CCAD students’ creative writing talents honored

Columbus College of Art & Design students may be known for the visual art talents, but they’re no slouches when it comes to the written word, either. And for the sixth year, CCAD’s Writing, Literature & Philosophy department has recognized some of the college’s talented writers with the Creative Writing Awards.

Students submitted work in the categories of Poetry, Prose, and Screenwriting. The first-place winner in each category received $300 and publication in a future print issue of CCAD’s Botticelli magazine, while runners-up received $100 and possible publication in a future online issue of Botticelli. Additionally, award recipients have the option of reading from their work in the Red Wheelbarrow podcast, which will be part of CCAD’s Virtual Chroma exhibition opening online on June 16, 2021.

Writing, Literature & Philosophy Department Head Robert Loss says he is impressed with all of the students’ submissions and their willingness to push themselves during a time marked by the COVID-19 pandemic and the resulting adaptations, such as remote learning. “In these anxious times, their talent, insight, and courage are inspiring,” he says.

The Creative Writing Awards are open to current CCAD undergraduates only. Students may submit in more than one genre and do not have to be Creative Writing minors or have taken creative writing courses to submit. All entries were evaluated by judges from outside the CCAD community via a double-blind review process. Donations from Bob Redfield and Mary Yerina made this year’s awards possible.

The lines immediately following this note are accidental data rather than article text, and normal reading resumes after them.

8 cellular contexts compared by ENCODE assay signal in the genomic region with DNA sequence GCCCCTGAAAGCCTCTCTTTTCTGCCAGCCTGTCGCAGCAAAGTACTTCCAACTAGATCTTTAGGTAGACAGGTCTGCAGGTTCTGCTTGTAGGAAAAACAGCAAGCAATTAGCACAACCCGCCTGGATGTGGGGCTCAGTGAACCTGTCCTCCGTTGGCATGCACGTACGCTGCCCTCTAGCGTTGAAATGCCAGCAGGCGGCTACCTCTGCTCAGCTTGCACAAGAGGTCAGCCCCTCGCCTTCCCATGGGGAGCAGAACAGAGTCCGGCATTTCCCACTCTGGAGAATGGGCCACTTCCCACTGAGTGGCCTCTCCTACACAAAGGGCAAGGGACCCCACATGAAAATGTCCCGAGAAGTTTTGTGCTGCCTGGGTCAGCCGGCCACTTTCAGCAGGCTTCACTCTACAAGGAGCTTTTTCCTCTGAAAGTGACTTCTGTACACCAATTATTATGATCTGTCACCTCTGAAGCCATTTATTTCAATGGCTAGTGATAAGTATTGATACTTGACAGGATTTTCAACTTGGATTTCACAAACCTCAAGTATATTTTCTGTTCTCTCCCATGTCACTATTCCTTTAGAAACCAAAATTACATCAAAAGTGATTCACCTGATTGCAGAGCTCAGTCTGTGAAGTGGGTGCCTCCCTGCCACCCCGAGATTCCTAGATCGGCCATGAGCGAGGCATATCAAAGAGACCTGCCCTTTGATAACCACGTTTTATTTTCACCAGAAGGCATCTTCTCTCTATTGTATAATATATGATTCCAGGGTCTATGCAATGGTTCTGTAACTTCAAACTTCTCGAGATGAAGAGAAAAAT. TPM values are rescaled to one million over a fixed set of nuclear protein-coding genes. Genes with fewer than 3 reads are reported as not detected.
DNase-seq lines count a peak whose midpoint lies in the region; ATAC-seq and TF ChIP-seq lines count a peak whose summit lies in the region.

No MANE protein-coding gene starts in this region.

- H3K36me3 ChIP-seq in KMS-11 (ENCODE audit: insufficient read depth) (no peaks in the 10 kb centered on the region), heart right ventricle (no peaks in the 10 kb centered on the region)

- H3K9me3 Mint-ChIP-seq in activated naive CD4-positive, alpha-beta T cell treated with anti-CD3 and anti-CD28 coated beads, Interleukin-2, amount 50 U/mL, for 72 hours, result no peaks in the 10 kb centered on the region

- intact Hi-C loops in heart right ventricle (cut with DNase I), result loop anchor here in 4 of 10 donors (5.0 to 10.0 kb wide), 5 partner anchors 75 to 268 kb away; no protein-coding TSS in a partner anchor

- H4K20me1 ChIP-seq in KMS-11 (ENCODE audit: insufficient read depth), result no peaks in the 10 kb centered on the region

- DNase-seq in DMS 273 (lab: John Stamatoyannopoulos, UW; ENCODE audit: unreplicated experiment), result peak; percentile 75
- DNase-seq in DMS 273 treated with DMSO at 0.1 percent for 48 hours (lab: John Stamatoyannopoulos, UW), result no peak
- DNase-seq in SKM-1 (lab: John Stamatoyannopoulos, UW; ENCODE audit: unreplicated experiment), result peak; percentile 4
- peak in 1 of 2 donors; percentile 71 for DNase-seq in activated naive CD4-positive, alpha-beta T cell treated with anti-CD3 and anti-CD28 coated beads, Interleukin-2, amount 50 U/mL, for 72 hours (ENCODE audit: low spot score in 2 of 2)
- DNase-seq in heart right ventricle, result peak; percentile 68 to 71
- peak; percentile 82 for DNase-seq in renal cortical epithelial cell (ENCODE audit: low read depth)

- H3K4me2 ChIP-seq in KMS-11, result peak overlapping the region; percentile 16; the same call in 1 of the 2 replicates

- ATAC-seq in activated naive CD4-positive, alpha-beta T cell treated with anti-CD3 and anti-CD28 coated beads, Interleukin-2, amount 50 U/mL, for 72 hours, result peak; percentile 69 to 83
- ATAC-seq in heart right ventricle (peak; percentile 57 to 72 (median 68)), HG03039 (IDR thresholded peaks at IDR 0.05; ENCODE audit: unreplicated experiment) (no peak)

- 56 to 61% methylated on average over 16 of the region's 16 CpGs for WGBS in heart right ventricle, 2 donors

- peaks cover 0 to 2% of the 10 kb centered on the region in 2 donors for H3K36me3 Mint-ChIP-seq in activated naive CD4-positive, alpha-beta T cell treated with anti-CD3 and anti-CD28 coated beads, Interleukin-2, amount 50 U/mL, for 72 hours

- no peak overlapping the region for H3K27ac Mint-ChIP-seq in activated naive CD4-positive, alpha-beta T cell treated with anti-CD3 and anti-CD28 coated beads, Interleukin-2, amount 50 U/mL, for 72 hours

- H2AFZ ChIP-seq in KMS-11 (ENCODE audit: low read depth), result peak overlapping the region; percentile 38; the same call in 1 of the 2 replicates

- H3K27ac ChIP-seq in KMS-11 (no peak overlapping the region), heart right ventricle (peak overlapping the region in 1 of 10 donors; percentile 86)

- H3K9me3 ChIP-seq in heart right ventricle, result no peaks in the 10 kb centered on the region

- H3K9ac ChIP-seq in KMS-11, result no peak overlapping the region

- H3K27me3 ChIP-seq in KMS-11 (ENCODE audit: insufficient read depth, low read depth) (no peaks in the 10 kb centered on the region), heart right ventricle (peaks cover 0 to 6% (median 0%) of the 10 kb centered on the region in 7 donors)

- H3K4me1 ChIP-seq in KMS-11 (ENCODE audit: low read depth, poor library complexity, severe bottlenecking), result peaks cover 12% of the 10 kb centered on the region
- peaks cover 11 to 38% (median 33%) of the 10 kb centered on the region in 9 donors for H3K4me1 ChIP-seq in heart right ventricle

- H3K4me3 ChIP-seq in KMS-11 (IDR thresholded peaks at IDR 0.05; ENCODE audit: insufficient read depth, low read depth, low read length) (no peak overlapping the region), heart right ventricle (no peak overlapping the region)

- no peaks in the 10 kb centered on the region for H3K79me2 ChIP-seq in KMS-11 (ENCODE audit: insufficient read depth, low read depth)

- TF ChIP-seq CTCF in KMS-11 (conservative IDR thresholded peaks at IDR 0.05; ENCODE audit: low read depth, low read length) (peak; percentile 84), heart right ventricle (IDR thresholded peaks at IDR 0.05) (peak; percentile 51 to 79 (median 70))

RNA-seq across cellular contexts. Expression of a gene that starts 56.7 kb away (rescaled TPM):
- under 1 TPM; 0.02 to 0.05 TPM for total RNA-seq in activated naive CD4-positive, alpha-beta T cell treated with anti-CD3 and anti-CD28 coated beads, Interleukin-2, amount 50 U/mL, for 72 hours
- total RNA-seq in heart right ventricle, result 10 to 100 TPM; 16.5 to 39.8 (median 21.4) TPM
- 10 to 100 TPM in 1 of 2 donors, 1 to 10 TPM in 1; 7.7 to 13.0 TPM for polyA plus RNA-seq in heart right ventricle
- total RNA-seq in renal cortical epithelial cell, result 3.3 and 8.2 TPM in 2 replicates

The categories and winners are as follows: 


Winner: The Lovers by Kasie Kissel (Fine Arts, 2023)

Judges’ comments: What compelled us most about this long lyric was its unexpected images of the forest braided throughout, some of it quite detailed and embodied. The second line with its  "creeping thyme, fox maw, beetle teeth" has both music and bite (quite literally), and we were drawn to other unexpected turns as well, such as the "vacant shells" ... "cicada ghosts crunching under foot" and the "maple tree / patterned by loss and shame." There was mystery here, with an insistent return to things of the earth, to the "petrichor longing" evoked throughout. 


Runner-up: in response to nell irvin painter by Annalise Barber (Illustration, 2021)


Winner: hungry. and inheritance. by Annalise Barber

Judges’ comments: Both of these short pieces compelled us. The first was surreal and haunting in a minimal style evocative of neither prose nor poetry but something in between, inhabiting the liminal space of a Kafkaesque nightmare. The second was even more effective, and we appreciated how this lyric essay outlined the inheritance of music, particularly through one instrument as a piano “as much my father as my father, the two being inseparable.” Full of loss and longing, there was much here, and we especially loved how this piece drew its material from the difficulties of real life, that “flutter, that blessing and birth of improvisation.” Well done.


Runner-up: Harbinger by Madison Banks (Animation, 2023)


Winner: Descanso by Sophia Reza (Animation, 2023)